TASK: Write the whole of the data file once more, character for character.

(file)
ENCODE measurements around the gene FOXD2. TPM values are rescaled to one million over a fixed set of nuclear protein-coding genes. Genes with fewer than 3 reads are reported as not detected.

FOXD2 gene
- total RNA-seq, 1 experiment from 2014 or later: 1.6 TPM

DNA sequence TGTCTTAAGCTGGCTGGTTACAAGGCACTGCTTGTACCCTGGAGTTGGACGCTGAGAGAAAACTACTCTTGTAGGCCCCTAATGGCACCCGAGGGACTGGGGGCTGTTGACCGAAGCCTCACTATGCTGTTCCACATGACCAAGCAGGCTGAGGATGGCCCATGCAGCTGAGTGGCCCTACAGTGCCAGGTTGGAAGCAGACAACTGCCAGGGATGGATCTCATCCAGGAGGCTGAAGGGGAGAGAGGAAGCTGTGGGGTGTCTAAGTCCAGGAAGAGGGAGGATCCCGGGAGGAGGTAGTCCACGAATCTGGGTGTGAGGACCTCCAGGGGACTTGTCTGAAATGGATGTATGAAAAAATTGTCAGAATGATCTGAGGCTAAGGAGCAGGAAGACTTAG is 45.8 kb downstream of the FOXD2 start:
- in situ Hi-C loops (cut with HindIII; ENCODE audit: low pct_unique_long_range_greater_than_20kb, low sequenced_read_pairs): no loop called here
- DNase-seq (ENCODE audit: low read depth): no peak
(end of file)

ENCODE measurements around the gene FOXD2. TPM values are rescaled to one million over a fixed set of nuclear protein-coding genes. Genes with fewer than 3 reads are reported as not detected.

FOXD2 gene
- total RNA-seq, 1 experiment from 2014 or later: 1.6 TPM

DNA sequence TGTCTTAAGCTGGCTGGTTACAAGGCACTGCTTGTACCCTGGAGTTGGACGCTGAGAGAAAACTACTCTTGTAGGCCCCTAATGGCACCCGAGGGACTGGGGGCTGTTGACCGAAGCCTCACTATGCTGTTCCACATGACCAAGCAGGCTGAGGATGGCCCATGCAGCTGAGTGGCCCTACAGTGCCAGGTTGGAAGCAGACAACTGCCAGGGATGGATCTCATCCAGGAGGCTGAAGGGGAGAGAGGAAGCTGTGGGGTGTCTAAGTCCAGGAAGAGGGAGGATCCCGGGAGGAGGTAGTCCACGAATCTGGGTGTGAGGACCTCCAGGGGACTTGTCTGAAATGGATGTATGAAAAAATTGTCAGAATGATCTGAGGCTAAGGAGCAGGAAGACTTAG is 45.8 kb downstream of the FOXD2 start:
- in situ Hi-C loops (cut with HindIII; ENCODE audit: low pct_unique_long_range_greater_than_20kb, low sequenced_read_pairs): no loop called here
- DNase-seq (ENCODE audit: low read depth): no peak